San Diego Sarah  •  Link

Meanwhile, at Mbwila [Angola] an event which changes the world is taking place. The Battle of Ulanga leaves the Portuguese victorious by killing the reigning manikongo, António I Nvita. Although Kongo continues to exist, it is no longer a unified kingdom.

BACKGROUND: Faced with Kongo’s resistance to expanding the slave trade, in 1575 Portugal starts a colony at Luanda as a base to wage an aggressive destabilization campaign against its old partner.

Kongo eventually turns to Holland as an ally, because the Dutch were not engaged in slaving and was an enemy of the then-unified kingdom of Spain and Portugal.

The 1623 letter by Kongo’s King Pedro II initiating an alliance with Holland, and requests “four or five warships as well as 500 or 600 soldiers” and promised to pay for “the ships and the salaries of the soldiers in gold, silver, and ivory.”

Holland soon enters the alliance, hoping that by cutting off the supply of slaves from this region (which supplied more than half of those sent to Brazil and the Spanish Indies), Brazil, a plantation society, could no longer be Portugal’s leading source of wealth.

This alliance made Africa a major player in the struggle for control over the South Atlantic during the Thirty Years’ War (1618–1648), with Dutch warships being sent in 1624, and again in 1641 when they successfully help Kongo drive off the Portuguese.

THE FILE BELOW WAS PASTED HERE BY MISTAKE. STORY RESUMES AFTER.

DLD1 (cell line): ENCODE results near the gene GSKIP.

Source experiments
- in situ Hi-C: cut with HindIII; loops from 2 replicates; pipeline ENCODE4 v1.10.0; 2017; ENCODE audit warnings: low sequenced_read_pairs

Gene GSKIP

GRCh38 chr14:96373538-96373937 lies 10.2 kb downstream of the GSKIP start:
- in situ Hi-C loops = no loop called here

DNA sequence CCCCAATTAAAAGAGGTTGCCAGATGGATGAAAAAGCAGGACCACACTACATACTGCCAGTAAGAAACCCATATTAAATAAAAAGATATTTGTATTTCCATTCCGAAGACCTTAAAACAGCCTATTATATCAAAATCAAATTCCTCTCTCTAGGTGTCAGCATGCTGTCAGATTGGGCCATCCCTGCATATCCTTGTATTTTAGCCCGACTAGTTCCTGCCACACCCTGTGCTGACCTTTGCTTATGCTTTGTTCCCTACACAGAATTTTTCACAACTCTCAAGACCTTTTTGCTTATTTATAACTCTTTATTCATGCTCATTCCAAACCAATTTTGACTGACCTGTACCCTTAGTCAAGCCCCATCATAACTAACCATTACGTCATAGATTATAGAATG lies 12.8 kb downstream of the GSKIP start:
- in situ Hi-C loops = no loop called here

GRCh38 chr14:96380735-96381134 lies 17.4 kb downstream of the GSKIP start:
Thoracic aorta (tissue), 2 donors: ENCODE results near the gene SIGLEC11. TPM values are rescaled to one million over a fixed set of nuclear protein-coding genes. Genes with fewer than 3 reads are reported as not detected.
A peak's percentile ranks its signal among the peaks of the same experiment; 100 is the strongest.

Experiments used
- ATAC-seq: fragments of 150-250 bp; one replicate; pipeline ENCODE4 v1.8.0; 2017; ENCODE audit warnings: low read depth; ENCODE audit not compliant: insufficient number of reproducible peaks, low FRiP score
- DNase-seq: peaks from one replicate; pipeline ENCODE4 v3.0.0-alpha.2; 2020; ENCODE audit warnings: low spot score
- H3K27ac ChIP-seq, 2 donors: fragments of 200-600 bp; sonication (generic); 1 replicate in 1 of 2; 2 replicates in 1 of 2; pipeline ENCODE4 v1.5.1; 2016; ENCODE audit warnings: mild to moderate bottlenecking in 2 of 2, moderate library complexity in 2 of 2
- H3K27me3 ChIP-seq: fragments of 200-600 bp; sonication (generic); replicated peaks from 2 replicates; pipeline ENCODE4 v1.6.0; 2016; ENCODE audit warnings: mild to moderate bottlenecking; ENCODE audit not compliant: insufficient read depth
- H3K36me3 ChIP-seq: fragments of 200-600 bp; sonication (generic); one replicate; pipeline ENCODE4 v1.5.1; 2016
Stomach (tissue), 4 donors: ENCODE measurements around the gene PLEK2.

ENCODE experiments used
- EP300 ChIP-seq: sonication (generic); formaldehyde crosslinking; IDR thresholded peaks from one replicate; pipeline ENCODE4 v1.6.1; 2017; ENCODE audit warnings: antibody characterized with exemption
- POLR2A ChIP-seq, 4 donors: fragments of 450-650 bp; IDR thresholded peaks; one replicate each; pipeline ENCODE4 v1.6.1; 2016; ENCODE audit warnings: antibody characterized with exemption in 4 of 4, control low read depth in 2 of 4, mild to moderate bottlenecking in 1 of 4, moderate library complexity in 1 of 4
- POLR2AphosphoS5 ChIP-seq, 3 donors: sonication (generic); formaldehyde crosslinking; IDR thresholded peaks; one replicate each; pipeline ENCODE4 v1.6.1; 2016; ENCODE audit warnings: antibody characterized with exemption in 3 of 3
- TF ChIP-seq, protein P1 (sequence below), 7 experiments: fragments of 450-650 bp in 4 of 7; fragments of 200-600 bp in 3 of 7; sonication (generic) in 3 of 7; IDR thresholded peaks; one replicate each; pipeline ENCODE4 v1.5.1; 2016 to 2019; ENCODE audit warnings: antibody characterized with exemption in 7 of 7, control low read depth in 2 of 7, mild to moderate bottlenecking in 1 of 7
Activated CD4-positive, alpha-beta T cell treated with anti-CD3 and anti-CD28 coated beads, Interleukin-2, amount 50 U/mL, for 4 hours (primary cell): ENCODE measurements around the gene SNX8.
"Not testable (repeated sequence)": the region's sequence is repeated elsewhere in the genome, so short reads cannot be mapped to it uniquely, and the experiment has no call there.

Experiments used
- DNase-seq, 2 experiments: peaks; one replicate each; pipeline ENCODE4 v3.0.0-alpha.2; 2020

In 1648, Blacks from Brazil were shipped back across the Atlantic by Lisbon to restore its hold on Angola.

What ultimately undid Kongo was the horrific demographic drain of slaves that followed its defeat by Portugal in 1665, PLUS the economic vulnerability it shared with other important late holdouts against the Europeans — powerful kingdoms like the Ashanti Empire and Benin — which was a loss of control over their money supply.

In Kongo, a local high quality cloth was the traditional measure of value and means of exchange, alongside a seashell, harvested from the nearby coast. The Dutch flooded the region with its early industrial textiles, wiping out the market for Kongo’s cloth.

After the Portuguese gained control of Luanda, they flooded the region with shells, both local ones and others imported from the Indian Ocean. Similar monetary catastrophes befell the few surviving big West African kingdoms — compounded by the fall in the price of gold and silver following the New World discoveries of ore.

For several centuries, Western African societies had exported gold. In return, Africans received cowries, copper, cloth, and iron -- all things that declined in value over time. All the while, Africa was bled of its people, as slave labor was being put to productive use for the benefit of the West.

Much more from
https://www.britannica.com/place/Kongo-historical…
and https://www.nybooks.com/articles/2019/06/27/medie…